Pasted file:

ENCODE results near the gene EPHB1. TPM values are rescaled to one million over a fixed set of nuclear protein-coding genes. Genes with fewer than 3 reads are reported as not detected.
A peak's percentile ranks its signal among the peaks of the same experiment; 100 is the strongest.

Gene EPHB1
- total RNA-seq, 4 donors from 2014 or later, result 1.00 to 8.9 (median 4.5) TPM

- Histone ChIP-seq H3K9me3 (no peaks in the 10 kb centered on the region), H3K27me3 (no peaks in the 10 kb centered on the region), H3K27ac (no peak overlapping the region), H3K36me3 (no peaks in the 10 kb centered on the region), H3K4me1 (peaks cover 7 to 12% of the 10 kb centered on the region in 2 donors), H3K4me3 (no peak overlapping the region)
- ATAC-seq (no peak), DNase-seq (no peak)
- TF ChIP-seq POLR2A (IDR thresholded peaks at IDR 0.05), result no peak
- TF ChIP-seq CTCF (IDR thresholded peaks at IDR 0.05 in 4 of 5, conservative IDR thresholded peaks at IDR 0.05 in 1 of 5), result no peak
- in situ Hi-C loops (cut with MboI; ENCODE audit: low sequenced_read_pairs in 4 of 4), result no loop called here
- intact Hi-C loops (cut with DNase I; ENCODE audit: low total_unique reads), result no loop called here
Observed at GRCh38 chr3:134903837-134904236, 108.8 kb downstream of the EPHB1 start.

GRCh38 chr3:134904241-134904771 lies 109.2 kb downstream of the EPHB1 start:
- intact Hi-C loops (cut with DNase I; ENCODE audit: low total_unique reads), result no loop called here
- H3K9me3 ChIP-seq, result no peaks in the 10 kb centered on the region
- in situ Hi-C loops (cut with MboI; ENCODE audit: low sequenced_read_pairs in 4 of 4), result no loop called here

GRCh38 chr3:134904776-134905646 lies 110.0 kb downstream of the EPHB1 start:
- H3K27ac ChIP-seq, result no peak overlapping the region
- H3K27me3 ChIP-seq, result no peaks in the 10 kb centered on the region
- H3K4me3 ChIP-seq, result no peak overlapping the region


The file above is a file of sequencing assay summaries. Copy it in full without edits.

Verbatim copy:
ENCODE results near the gene EPHB1. TPM values are rescaled to one million over a fixed set of nuclear protein-coding genes. Genes with fewer than 3 reads are reported as not detected.
A peak's percentile ranks its signal among the peaks of the same experiment; 100 is the strongest.

Gene EPHB1
- total RNA-seq, 4 donors from 2014 or later, result 1.00 to 8.9 (median 4.5) TPM

- Histone ChIP-seq H3K9me3 (no peaks in the 10 kb centered on the region), H3K27me3 (no peaks in the 10 kb centered on the region), H3K27ac (no peak overlapping the region), H3K36me3 (no peaks in the 10 kb centered on the region), H3K4me1 (peaks cover 7 to 12% of the 10 kb centered on the region in 2 donors), H3K4me3 (no peak overlapping the region)
- ATAC-seq (no peak), DNase-seq (no peak)
- TF ChIP-seq POLR2A (IDR thresholded peaks at IDR 0.05), result no peak
- TF ChIP-seq CTCF (IDR thresholded peaks at IDR 0.05 in 4 of 5, conservative IDR thresholded peaks at IDR 0.05 in 1 of 5), result no peak
- in situ Hi-C loops (cut with MboI; ENCODE audit: low sequenced_read_pairs in 4 of 4), result no loop called here
- intact Hi-C loops (cut with DNase I; ENCODE audit: low total_unique reads), result no loop called here
Observed at GRCh38 chr3:134903837-134904236, 108.8 kb downstream of the EPHB1 start.

GRCh38 chr3:134904241-134904771 lies 109.2 kb downstream of the EPHB1 start:
- intact Hi-C loops (cut with DNase I; ENCODE audit: low total_unique reads), result no loop called here
- H3K9me3 ChIP-seq, result no peaks in the 10 kb centered on the region
- in situ Hi-C loops (cut with MboI; ENCODE audit: low sequenced_read_pairs in 4 of 4), result no loop called here

GRCh38 chr3:134904776-134905646 lies 110.0 kb downstream of the EPHB1 start:
- H3K27ac ChIP-seq, result no peak overlapping the region
- H3K27me3 ChIP-seq, result no peaks in the 10 kb centered on the region
- H3K4me3 ChIP-seq, result no peak overlapping the region